Unexpected precious things, or: why I should have packed more dimes

In new places, certain things become oddly, weirdly precious just because of sheer context. Three things that have recently increased their value dramatically:

`1) Drugstores. Specifically, the drugstore on street 178 near the river. It’s like Tiffany’s was to Holly Golightly. Calms me down right away. No bigger than the convenience store of an average gas station but with the clean, white modern interior of the ship on 2001: A Space Odyssey. So many neat, orderly products with readable labels. Hair bands and Milano cookies, mosquito repellant and shampoo. Air-conditioned and cool in there; white floors and walls, and the cashiers dress in starched high-collared dresses like flight attendants. They greet you with hands pressed together in a traditional welcome. Sunscreen costs ten dollars, but I don’t even care. If I am nearby, I just go in to walk around and fondle the deodorants.

2) Pringles. Never ate them in the U.S. … but they are the best food ever, here. First of all, they come in indestructible cardboard tubes. Second, no crumbs. Eat them anywhere without fear of getting grease crumbles on your only t-shirt. Third? Salty. In hot places it’s good to drink water, but you’ll still pass out unless you’ve also got some salt. A big stack of Pringles is also so neutral-tasting, it can be breakfast, lunch or dinner.

3) American coins. A handful of loose change made its way into my messenger bag before I left, and this week I found it and dumped it on my desk. I do this all the time at home, periodically leave squirrely piles of change around, along with candy wrappers and old receipts. But here there are no coins, all currency is paper. And Sarina saw the little pile of pennies, dimes, nickels and quarters this morning. “Lindsay, you can use these to buy some things in the U.S.?” Yes, I said, but only very small things. “Can I have one?” Sure, I said. I displayed one of each coin in my palm and she looked each over before choosing the dime. She inspected it carefully and stumbled a bit as she read it. “Lie-berty?” Liberty, I said. “What this mean?” Freedom, I said. “One … deem?” Dime, I said, and explained it was the type of coin. She held it in her palm and smiled in admiration, the way I’d regard a sweet ladybug. “I will put this on my bag,” she said. “I will keep it forever and it make me think of you.” So… I started wishing I’d brought more change with me.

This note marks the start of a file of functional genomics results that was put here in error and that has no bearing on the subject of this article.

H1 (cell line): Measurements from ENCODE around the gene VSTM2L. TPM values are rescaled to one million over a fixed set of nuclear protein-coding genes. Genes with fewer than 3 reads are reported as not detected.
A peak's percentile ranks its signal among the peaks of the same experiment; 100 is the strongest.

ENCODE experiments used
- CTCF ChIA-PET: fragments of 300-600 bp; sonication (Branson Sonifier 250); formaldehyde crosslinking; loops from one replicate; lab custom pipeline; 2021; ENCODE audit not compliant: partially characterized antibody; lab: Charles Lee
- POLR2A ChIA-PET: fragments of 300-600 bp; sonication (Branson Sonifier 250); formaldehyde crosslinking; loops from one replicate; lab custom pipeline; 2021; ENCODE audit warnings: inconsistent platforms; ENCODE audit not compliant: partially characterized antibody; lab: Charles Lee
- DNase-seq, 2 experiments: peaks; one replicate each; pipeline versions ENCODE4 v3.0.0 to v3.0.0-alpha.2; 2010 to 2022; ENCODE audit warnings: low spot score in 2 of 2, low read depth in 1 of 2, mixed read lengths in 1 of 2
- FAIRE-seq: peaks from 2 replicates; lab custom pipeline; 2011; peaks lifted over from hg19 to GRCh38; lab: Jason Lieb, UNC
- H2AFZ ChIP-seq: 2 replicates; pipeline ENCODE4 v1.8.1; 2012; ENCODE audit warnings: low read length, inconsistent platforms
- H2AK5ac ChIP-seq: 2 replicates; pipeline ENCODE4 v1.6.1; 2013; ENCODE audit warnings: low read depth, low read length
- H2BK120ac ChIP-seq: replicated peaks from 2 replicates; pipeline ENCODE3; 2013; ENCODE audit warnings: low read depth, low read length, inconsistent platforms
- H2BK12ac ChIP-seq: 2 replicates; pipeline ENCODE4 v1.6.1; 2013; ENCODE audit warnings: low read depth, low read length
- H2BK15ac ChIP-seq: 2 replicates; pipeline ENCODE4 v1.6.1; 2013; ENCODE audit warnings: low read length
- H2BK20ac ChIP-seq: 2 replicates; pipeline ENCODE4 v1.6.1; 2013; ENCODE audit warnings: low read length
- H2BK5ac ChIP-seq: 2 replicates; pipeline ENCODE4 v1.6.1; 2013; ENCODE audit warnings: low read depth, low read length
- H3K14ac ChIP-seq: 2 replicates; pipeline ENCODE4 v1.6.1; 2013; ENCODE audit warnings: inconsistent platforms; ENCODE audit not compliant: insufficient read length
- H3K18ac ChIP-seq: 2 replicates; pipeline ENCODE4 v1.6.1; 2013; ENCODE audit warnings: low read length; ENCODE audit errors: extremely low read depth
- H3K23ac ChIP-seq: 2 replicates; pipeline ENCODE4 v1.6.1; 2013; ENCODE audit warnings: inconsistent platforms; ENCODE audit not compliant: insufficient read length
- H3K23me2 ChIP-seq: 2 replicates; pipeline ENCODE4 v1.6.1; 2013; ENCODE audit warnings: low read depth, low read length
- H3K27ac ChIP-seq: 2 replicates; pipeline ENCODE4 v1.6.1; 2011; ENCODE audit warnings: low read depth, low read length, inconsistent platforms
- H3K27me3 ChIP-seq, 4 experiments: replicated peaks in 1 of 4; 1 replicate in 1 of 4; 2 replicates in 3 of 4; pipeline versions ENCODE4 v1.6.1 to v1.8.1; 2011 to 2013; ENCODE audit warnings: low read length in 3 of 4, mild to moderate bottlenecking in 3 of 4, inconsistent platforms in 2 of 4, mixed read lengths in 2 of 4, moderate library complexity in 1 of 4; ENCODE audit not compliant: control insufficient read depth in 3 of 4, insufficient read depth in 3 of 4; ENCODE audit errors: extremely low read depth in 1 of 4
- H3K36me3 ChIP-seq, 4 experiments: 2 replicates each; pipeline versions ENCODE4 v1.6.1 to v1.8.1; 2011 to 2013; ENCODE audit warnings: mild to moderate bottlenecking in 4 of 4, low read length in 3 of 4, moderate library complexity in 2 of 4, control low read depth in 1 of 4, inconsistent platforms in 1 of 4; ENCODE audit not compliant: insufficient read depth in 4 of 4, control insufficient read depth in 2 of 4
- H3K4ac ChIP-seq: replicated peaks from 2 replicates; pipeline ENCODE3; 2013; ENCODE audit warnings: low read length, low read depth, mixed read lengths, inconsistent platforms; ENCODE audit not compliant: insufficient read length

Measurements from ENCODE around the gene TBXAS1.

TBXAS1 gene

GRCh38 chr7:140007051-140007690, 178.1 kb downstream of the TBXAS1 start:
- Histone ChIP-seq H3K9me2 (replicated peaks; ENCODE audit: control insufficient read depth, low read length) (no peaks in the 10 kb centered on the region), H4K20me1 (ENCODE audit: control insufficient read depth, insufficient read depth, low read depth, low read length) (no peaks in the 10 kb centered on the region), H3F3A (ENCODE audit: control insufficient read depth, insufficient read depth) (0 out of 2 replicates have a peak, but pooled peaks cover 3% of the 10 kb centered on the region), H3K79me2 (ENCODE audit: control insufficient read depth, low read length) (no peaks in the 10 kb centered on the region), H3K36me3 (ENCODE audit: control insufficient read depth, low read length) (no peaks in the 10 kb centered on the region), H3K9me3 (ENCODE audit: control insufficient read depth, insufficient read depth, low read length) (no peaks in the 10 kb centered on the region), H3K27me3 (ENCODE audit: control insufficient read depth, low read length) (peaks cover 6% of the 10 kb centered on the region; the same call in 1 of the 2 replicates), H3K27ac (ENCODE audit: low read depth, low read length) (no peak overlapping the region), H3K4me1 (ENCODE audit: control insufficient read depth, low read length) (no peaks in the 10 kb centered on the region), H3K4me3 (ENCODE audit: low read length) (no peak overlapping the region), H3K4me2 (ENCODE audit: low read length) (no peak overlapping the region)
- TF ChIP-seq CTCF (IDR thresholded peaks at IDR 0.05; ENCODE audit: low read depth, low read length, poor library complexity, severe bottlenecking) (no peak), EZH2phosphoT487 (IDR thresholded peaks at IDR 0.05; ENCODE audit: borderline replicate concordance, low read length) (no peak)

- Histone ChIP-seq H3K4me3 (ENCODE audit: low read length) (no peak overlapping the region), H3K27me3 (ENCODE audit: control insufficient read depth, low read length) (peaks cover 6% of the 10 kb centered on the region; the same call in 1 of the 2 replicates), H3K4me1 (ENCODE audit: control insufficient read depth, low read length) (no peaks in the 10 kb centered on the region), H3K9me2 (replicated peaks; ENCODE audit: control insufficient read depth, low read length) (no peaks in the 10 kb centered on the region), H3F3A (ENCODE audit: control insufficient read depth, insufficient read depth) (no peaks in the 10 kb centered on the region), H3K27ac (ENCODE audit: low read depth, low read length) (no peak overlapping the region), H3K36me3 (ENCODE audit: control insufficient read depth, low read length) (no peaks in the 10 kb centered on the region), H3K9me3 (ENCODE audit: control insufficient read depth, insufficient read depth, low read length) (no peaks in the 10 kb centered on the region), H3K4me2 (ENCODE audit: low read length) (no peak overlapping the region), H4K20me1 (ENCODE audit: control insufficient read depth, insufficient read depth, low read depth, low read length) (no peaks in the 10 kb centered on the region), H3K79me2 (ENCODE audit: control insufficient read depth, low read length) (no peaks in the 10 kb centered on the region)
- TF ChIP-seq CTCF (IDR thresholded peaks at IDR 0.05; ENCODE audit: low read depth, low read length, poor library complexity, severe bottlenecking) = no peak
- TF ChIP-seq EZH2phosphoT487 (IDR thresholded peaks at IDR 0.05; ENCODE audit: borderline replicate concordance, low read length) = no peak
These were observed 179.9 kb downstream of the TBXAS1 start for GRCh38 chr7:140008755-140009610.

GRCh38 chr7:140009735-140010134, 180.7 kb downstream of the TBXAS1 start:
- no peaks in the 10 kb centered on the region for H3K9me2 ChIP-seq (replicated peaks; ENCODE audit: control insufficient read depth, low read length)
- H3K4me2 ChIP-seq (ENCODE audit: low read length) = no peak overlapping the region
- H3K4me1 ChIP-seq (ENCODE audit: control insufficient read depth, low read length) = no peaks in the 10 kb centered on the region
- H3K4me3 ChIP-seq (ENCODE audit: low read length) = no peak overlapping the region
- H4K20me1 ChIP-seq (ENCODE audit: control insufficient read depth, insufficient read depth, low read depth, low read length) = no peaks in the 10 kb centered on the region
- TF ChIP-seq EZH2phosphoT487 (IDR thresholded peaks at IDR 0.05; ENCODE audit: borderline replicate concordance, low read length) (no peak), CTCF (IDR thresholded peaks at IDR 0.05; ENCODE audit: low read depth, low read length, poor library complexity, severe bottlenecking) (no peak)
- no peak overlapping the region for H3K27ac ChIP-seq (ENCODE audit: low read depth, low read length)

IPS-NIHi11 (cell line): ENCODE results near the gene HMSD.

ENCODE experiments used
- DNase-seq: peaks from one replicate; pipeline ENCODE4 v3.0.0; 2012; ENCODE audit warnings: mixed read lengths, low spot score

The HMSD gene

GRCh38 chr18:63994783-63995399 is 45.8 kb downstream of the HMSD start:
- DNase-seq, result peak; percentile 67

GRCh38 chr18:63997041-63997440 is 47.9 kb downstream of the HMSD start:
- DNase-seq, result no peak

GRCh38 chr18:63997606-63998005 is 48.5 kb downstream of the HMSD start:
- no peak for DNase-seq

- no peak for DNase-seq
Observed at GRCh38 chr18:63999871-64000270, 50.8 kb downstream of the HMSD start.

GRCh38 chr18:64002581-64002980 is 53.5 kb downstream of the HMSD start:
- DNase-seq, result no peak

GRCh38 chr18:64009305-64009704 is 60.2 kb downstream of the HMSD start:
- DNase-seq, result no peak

Easy as eating a banana on the peel of the Earth

It’s been a hard week. One of those weeks when (think, think back to summer, people!) everything feels too hot, you are always far from water, there is no shady side of the street. But here, in no particular order, is a list of what helped:

1) Your voice. You? You, all of you, the one who answered my phone call, and your voice sounded like jam on new bread and your laugh reminded me of pennies dropping into a fountain. I’ve become a great lover of voices, being so far away from faces.

2) An elephant. I’m on the back of a motorbike — black night, sleepy and distracted, knowing not to really fall asleep because I’d fall right off… and then, calm-as-you-please, I see an elephant just walkin’ in the middle of traffic, led by a man with a rope and a long stick. (For reference: Elephants and a one-bedroom U-Haul box truck are similar in size.)

3) A quick swim. When things got quite stressful, I walked with all speed to the Blue Lime hotel, through the hushed, fancy lobby and out into the tropical garden that surrounds a clear blue pool. I shed my dress onto a deck chair and jumped in, in my underwear.

4) Teaching English. We learned the phrase “easy as pie”. First I had to explain what a pie was. And then I had to actually chomp my teeth onto my tongue to keep from smiling while my student practiced with big, serious eyes. “Easy ass pie? Is it asssss pie? Or azzzz?” I explained: definitely more of a “z” sound. And then I learned this. In Khmer there’s a similar expression, but it’s “easy as eating a banana.”

5) Learning French. I have a couple of French-speaking pals here who are teaching me French bit by bit, revitalizing what I learned in high school. We talked about the earthquake in Japan, and I learned that, speaking of pies and bananas, in France you don’t say the earth’s crust, you say “the peel”.


I used to write poems. I don’t so much anymore, but I used to write juicy, angsty poems to the beats in my head. Now, sometimes, I write tiny ones, or silly ones. But here’s one I just found from an old blog post that I wrote right after studying in Denmark, and I feel it still, ten years later.

thankful —
there’s a word i can’t
pin down.
like creeley said: “god shed his grace on thee–
how abstract is that fucking fact.”
how do you say,
in any language,
may i never forget
what i hated to learn.
thank you for this pain,
thank you for this day.

A continual sense of action

He was one of those men with a gamey taste in excitement. For such fellows the quieter social pleasures are not enough. Neither do the ordinary problems of living suffice to meet their gluttony for drama. Only a way of life which gives them a continual sense of action can keep them in good running order. If they can’t find it, they degenerate into great lovers or some other form of artificially compensated nonsense.

John Myers Myers on Doc Holliday

(Dear Mr. Myers Myers: This condition happens to women, too, apparently. I’m not interested in packing a six-shooter and playing crooked card games. I just want to be a storybook pirate like Pippi Longstocking.)